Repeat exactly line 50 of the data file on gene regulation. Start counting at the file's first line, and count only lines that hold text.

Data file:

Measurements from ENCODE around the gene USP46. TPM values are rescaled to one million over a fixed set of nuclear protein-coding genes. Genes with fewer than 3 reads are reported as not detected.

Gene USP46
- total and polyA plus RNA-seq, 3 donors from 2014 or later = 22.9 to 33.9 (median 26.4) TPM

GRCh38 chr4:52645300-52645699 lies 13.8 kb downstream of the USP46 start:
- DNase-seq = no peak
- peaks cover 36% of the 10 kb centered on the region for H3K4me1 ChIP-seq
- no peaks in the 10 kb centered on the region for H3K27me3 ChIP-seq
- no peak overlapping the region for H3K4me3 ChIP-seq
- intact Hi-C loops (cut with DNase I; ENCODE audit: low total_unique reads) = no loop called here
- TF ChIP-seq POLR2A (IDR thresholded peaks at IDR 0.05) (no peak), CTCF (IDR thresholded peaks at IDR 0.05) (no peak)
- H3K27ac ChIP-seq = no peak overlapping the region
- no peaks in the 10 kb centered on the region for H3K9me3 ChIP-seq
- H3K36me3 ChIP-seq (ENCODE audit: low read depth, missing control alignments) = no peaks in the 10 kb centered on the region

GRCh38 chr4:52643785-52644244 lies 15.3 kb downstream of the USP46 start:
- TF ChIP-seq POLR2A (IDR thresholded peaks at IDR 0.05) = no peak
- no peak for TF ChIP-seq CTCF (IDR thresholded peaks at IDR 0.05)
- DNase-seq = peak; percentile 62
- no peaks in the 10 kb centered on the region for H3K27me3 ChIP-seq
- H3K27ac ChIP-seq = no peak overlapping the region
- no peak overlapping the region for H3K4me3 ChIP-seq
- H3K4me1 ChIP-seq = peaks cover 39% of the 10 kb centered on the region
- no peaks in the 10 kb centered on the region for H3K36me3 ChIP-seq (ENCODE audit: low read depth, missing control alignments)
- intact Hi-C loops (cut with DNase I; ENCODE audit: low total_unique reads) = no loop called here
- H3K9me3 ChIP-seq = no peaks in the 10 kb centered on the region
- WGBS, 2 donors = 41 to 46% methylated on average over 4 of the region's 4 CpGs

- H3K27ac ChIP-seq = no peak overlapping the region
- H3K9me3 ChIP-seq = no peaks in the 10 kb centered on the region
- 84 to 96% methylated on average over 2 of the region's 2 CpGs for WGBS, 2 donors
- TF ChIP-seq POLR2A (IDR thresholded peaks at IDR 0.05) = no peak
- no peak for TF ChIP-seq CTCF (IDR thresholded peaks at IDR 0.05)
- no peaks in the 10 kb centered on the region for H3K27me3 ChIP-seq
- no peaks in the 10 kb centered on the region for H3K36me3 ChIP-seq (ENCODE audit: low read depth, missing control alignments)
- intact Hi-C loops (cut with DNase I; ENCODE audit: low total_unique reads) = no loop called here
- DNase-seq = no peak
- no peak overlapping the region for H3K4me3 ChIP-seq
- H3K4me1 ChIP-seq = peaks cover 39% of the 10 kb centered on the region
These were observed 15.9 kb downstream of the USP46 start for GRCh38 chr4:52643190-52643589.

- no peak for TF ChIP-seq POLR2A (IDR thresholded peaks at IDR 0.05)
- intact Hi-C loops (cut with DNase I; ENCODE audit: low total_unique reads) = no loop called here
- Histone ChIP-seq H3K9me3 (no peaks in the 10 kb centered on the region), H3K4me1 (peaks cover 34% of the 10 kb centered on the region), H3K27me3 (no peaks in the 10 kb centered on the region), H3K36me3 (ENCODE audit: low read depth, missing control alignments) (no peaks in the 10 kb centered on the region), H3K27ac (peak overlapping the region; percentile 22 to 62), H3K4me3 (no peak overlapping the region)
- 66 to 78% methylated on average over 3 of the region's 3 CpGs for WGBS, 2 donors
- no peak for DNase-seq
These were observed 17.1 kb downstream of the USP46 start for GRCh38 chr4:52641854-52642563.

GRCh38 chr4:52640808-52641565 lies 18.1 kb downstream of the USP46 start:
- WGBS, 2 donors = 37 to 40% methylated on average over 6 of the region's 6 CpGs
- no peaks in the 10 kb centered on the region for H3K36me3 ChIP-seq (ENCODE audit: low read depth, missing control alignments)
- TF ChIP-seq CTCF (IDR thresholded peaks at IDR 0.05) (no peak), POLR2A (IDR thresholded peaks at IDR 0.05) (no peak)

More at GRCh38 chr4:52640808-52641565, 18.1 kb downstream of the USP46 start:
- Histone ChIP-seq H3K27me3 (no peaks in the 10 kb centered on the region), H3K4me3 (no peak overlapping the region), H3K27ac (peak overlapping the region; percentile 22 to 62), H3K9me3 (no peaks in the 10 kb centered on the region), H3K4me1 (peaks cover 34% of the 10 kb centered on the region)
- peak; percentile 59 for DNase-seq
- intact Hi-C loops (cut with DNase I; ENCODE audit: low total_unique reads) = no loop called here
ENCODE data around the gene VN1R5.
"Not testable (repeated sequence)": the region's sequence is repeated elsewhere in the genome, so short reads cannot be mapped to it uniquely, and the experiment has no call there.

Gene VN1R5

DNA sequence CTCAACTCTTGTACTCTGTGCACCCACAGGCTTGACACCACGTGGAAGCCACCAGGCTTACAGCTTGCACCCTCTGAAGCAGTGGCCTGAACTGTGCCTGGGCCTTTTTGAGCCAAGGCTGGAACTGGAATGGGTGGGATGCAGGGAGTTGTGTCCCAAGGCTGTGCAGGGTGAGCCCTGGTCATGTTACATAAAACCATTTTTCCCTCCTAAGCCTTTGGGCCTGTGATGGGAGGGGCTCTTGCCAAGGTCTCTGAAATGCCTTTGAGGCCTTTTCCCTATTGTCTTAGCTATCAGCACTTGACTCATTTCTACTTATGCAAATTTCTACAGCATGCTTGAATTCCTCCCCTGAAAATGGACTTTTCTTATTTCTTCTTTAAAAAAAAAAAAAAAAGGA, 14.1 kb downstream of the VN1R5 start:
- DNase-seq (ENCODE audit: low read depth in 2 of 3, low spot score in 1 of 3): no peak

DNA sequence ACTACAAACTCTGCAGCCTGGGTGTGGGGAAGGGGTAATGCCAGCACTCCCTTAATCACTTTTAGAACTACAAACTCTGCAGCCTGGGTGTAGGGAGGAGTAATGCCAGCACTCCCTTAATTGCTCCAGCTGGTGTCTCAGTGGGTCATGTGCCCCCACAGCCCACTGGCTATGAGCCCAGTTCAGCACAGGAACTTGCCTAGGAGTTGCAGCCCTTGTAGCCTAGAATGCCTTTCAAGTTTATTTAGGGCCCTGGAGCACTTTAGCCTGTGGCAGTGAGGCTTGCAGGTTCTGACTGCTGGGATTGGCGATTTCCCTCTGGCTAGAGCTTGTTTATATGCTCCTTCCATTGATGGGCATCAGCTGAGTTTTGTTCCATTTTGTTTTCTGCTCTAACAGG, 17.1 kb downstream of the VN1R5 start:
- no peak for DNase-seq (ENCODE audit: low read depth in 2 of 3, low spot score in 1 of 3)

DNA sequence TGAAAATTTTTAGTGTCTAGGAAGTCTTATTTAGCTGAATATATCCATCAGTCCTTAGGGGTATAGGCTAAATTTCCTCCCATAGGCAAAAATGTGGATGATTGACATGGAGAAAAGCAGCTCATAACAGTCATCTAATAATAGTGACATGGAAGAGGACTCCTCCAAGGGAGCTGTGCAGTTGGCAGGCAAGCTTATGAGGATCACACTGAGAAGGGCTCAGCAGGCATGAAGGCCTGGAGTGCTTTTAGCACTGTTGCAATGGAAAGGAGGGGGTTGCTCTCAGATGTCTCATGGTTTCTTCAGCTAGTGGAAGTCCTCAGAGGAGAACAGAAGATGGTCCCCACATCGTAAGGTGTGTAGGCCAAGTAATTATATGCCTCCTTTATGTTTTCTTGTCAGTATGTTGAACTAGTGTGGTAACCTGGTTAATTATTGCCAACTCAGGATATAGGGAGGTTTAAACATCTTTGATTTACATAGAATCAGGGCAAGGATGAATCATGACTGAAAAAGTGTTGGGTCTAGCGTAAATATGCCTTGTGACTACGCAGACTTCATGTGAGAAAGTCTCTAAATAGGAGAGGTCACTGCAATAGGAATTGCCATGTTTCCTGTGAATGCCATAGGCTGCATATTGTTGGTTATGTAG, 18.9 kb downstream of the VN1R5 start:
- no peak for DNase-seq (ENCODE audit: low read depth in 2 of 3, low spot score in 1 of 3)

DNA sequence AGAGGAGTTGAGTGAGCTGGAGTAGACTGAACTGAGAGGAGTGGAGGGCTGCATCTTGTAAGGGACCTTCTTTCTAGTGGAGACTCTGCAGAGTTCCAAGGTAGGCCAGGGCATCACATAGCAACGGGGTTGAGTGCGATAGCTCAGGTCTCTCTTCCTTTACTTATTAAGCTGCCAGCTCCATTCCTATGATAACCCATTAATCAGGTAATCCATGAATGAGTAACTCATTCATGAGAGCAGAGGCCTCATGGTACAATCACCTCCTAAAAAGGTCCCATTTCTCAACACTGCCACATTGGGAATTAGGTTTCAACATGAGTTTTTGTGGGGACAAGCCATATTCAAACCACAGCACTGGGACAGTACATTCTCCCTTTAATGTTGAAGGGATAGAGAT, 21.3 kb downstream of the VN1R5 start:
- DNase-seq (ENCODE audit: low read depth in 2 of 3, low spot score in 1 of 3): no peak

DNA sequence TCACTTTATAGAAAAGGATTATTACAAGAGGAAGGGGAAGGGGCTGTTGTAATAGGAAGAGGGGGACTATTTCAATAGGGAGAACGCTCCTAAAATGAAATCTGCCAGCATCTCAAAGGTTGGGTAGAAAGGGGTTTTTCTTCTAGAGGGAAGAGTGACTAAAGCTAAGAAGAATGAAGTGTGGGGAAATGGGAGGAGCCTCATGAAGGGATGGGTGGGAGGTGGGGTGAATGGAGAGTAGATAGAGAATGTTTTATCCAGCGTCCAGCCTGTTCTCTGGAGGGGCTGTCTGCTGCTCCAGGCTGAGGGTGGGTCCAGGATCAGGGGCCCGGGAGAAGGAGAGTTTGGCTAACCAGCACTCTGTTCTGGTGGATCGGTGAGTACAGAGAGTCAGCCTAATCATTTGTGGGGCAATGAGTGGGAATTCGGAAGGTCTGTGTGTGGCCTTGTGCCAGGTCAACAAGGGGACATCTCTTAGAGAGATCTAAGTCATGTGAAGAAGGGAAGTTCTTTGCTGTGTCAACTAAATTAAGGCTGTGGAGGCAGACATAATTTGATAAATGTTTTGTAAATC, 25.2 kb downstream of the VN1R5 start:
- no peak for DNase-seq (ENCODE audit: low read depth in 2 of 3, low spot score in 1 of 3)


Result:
- peak; percentile 59 for DNase-seq